Kenny Archer: Honesty fine for Cristiano Ronaldo but proves costly for Wolves

Kenny Archer

Kenny Archer

Kenny is the deputy sports editor and a Liverpool FC fan.

Cristiano Ronaldo, at his unveiling at Saudi Arabian club Al Nassr.
Cristiano Ronaldo, at his unveiling at Saudi Arabian club Al Nassr. Cristiano Ronaldo, at his unveiling at Saudi Arabian club Al Nassr.

Honesty – honestly?

The proverbial ‘best policy’ came under the spotlight again twice in high profile incidents in the sporting world on Monday night, posing questions about its benefits.

In the first, Cristiano Ronaldo, who hasn’t been renowned as a paragon of virtue on the pitch throughout his long career, was awarded a penalty kick – and argued against it. His team ended up drawing the match.

Later that night, Wolves captain Max Kilman could have contributed to an opponent being sent off, but instead his measured reaction, staying on his feet, ensured no red card was shown – and his side subsequently lost the game.

The Cristiano Ronaldo case was highly unusual.

The Portuguese superstar went down in the opposition penalty area in the second minute of an Asian Champions League group stage game for his Saudi Arabian club Al-Nassr against Persepolis of Iran.

Chinese ref Ma Ning pointed to the penalty spot - only for CR to say that it shouldn’t be a spot kick.

A cynic might note that Al-Nassr had already qualified for the knockout stages even before the match kicked off.

The same cynic might wonder about what Cristiano Ronaldo’s reaction would have been had that been a match his team desperately needed to win.

There’s also the VAR factor. An utter cynic might suggest that Cristiano knew the decision would be overturned, so he might as well go for positive publicity. Perish the thought.

For all CR7’s glamour, it was the match Video Assistant Referee who persuaded the ref to overturn the award of a penalty kick.

Still, given the immense global status of Cristiano Ronaldo, his actions might do some good.

The ‘nature versus nurture’ debate comes into sport too.

My son, because he takes after his mother, becomes righteously indignant about any form of ‘cheating’ in sport.

Yet plenty of his classmates throw themselves to the ground, appealing for free kicks or penalties despite little or no contact.

Children aren’t necessarily taught to bend the rules, but they do learn to do so, often by watching their heroes.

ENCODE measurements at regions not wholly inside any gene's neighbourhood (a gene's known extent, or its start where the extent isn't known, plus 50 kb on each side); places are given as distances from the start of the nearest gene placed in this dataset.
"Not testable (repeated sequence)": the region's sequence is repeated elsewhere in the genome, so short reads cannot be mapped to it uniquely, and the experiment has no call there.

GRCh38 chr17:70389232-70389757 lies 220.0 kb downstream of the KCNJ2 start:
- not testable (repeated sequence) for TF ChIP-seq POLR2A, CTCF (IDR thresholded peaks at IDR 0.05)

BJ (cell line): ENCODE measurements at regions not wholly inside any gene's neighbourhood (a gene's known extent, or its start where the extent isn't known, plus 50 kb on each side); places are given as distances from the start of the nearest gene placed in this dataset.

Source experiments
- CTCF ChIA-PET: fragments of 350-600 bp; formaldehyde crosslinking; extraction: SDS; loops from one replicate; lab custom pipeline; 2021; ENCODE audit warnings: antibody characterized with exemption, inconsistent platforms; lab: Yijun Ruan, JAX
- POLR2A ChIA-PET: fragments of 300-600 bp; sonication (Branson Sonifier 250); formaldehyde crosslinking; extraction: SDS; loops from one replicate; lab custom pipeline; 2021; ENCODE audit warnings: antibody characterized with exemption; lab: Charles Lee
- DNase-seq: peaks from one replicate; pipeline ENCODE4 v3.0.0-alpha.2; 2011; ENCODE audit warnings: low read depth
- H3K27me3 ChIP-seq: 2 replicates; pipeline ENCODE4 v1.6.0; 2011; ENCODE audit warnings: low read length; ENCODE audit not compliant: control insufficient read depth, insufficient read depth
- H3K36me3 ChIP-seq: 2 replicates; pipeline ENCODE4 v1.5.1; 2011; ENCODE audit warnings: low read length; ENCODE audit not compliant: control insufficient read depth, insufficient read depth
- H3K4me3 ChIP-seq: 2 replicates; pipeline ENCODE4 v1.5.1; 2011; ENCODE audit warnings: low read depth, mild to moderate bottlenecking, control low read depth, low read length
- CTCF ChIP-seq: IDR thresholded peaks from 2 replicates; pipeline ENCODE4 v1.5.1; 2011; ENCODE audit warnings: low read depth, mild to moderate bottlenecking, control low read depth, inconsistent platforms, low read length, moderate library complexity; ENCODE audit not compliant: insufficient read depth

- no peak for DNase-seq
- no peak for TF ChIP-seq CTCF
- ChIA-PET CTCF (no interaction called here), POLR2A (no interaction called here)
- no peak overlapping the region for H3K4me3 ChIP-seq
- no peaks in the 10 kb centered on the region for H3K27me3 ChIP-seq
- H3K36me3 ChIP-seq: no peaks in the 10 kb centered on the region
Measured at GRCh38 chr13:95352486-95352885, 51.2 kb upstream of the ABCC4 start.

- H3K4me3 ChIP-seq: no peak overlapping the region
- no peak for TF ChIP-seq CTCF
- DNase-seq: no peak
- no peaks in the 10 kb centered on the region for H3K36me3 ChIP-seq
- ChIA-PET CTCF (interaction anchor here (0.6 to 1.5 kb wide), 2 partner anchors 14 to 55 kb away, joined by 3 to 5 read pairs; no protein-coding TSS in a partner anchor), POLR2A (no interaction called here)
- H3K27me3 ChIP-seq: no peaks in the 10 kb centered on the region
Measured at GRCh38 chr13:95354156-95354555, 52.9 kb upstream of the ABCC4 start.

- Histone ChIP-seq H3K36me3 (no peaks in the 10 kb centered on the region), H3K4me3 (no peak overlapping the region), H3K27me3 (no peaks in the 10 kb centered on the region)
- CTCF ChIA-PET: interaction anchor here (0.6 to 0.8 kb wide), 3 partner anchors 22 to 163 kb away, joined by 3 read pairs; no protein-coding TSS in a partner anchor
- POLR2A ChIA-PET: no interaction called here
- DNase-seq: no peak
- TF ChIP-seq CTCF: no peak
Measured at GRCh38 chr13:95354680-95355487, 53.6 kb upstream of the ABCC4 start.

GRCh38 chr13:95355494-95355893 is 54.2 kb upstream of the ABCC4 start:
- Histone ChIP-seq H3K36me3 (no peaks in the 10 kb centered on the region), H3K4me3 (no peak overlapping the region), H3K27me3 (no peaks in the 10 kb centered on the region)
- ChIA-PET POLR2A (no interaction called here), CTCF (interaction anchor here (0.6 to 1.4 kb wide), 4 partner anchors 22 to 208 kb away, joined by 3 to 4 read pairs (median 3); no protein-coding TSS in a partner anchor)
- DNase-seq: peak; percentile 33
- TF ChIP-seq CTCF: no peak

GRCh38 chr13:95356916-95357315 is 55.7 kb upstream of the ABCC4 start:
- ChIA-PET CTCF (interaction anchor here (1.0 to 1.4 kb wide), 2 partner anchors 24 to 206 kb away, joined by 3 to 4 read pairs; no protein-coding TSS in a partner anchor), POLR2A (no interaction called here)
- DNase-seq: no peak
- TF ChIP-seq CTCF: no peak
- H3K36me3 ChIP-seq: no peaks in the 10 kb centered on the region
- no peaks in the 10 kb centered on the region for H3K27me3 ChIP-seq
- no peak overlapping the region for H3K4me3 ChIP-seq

In contrast, incidents of sportsmanship are fairly rare.

The Cristiano Ronaldo incident was reminiscent of one involving Liverpool’s Robbie Fowler - more than a quarter of a century ago.

The stakes were much higher then than on Monday night. Back in March 1997 Liverpool were challenging then champions Manchester United at the top of the Premier League table.

Away to Arsenal, leading 1-0, Fowler nicked the ball past home goalkeeper David Seaman, who appeared to bring him down.

Fowler got up, waved his arms, telling the referee that it shouldn’t be a penalty.

The referee stuck his guns though. (I still argue that the award of that spot kick was correct. Fowler had to leap over Seaman to avoid being fouled by him.)

Fowler’s poorly struck penalty was parried by Seaman, with the forward insisting afterwards it wasn’t deliberately bad (Jason McAteer netted the loose ball for what proved to be the winner).

In west London on Monday night Wolves might have won – or certainly not lost – at Fulham had the visitors’ Max Kilman ‘made more’ of a head-butt by opponent Carlos Vinicius.

Instead, 11-man Fulham went on to get yet another dubious penalty against Wolves and win.

Kilman may ponder his actions. His manager, team-mates, and supporters may say that honesty doesn’t pay. Wolves look more than good enough to avoid relegation from the Premier League but you never know the cost of a lost point.

However, VAR should have removed any need for players to make moral decisions. Unfortunately, VAR and match officials still make some baffling calls, even after seeing video evidence.

Professional players tend to take the rough with the smooth, adopt the view that dubious decisions will even themselves out. Some go for you, some go against you.

Cristiano Ronaldo is an influential icon, but the worry is that kids might learn a harder lesson from the Max Kilman incident.

If match officials can’t punish players properly without witnessing over-reaction or even play-acting then the message might be that such dramatics are required to ensure you get the correct decision.


Trillick's Mattie Donnelly made a point of congratulating winners Scotstown on Sunday.
Trillick's Mattie Donnelly made a point of congratulating winners Scotstown on Sunday. Trillick's Mattie Donnelly made a point of congratulating winners Scotstown on Sunday.

I saw at first hand true sportsmanship at the Athletic Grounds in Armagh on Sunday.

Monaghan champs Scotstown had inflicted a devastating defeat on their Tyrone counterparts Trillick, edging them out by the minimum margin after extra time in the Ulster Club SFC semi-final.

That meant the Reds missing out on a first appearance in a provincial decider for 49 years, which would have been only the second ever in the club’s history.

The Trillick players could have rushed away to drown their sorrows, but long after the bitter end of that match some of them were still on the pitch, still exhibiting sportsmanship, including the two Donnelly brothers.

First Mattie (who was out injured) limped over to congratulate his old university pal Kieran Hughes. Moments later, Richie, who had put in a magnificent performance himself, approached Shane Carey to wish him well for the final.

The Donnelly boys definitely are inspiring figures, before and after games.